The answers are complicated, but one overwhelming truth is grim: this “newly democratic state” has not made life “better” for enough women, who still face conservative men, horrific poverty, and an often overwhelming sense of helplessness. Obaid-Chinoy, a documentary maker who was born in Karachi, looks beyond usual Western assumptions and determinedly pursues stories that take her off standard tracks. Charismatic and almost conspiratorial in her asides to the camera, Obaid-Chinoy’s work refreshingly activist, in the sense that she doesn’t stop at the first answer, but seeks out complications. She dons a burqa to sit on the street and beg with Gul for an afternoon, and listen to the verbal abuses hurled by passing men. At the end of he day Obaid-Chinoy turns to the camera and sighs. “Let’s face it: this issue of the burqa is just the tip of the iceberg. Afghan women face far graver issues than whether to wear the burqa or not.”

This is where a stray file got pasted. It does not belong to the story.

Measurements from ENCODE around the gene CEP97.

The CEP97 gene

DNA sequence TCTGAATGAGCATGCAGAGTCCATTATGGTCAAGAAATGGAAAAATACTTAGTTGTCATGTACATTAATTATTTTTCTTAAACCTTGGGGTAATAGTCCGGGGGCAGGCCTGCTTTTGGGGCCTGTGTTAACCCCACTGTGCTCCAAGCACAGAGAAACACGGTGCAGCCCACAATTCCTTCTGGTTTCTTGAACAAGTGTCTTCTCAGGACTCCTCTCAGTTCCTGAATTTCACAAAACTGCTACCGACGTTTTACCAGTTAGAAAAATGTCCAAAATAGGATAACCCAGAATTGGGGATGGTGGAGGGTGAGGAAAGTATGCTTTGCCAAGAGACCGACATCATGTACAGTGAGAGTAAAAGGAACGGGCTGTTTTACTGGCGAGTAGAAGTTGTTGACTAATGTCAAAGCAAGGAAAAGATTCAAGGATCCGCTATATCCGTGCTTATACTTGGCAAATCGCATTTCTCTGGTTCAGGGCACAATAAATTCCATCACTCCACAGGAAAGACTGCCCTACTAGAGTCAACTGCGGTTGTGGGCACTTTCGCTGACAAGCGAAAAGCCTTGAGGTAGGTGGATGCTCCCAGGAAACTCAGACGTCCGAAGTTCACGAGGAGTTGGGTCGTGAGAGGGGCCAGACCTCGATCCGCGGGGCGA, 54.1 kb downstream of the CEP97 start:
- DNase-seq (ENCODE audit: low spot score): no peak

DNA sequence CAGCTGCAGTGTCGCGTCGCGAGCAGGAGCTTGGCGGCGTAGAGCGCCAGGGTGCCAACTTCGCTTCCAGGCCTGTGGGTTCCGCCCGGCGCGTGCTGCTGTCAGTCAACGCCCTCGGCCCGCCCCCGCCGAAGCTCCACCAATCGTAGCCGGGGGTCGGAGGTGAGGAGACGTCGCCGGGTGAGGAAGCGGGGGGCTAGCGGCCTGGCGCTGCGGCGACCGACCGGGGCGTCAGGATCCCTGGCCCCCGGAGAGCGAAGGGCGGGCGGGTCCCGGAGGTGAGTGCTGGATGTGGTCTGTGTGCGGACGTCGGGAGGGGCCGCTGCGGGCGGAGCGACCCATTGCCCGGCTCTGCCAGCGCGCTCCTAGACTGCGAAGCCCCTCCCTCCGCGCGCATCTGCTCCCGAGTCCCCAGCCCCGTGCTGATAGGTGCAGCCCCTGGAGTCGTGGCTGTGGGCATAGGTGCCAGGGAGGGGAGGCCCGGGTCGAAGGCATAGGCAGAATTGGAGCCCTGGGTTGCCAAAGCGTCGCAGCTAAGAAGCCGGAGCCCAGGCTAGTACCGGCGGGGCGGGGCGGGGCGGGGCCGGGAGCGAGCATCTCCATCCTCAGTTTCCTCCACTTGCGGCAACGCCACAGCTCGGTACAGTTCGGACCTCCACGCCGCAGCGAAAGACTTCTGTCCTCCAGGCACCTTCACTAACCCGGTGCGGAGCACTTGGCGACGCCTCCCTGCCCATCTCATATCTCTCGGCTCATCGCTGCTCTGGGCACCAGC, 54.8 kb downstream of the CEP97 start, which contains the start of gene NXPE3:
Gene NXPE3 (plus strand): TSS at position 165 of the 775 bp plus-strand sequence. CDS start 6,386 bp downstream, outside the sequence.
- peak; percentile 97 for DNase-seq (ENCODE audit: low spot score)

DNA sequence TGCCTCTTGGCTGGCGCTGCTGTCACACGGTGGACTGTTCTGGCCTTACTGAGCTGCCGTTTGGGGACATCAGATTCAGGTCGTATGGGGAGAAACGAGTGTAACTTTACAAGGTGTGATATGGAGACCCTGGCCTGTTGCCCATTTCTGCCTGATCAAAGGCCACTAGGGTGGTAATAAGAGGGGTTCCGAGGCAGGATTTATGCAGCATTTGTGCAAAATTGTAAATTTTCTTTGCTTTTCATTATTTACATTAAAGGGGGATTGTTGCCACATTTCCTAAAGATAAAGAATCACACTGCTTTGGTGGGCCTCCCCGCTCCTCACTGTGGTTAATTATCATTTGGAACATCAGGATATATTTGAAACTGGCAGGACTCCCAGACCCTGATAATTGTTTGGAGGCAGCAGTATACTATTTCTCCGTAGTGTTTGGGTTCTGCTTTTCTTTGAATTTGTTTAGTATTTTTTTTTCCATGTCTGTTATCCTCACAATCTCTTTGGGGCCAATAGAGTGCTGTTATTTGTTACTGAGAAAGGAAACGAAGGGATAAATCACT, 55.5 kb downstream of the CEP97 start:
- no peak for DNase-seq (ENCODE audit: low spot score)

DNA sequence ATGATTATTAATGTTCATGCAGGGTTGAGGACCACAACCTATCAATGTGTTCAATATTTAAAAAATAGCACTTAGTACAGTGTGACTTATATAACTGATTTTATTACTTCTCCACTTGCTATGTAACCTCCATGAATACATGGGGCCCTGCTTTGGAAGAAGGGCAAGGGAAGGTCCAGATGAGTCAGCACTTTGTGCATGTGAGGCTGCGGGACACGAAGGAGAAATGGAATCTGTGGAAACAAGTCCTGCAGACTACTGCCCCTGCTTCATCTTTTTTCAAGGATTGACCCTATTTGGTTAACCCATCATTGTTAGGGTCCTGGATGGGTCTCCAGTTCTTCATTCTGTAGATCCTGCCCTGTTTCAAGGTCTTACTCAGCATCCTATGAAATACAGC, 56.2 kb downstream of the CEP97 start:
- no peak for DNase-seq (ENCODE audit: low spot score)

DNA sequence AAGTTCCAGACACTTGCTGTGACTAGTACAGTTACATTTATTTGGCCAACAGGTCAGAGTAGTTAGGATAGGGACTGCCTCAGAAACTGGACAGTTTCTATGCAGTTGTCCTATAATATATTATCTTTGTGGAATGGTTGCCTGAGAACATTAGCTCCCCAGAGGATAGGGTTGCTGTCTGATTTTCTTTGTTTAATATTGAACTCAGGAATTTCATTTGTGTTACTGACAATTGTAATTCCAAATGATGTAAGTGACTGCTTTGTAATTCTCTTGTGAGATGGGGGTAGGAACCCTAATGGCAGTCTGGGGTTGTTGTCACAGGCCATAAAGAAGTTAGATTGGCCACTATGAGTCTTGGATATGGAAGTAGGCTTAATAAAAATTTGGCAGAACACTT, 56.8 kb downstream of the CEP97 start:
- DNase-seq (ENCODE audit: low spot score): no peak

Issues like destitution, rape, disgrace, and frankly monstrous family members—in-laws who beat them, husbands who terrorize them. Issues like lack of health care, due to underfunding and ignorance, as well as the fact that, as one doctor puts it, “It’s mostly mother-in-laws and husbands involved in making family decisions,” so that some 50 pregnant women die in Afghanistan every day (according to UNICEF). (For more on this topic, see the documentary Motherland Afghanistan.) Obaid-Chinoy visits a village hospital, where she sees rooms full of women who have tried to burn themselves to death. Their faces peeling and features deformed, the women she interviews seem frail and despondent. A doctor suggests that burning is a favored form of suicide because it’s a “poor country, so kerosene is widely available.” But Obaid-Chinoy has another idea. “I think these women wanted to make a point,” she asserts, “They didn’t want to die quietly, but in a way that let others know they suffered in life, a reflection of deep-seated issues in Afghan society that need to be addressed.”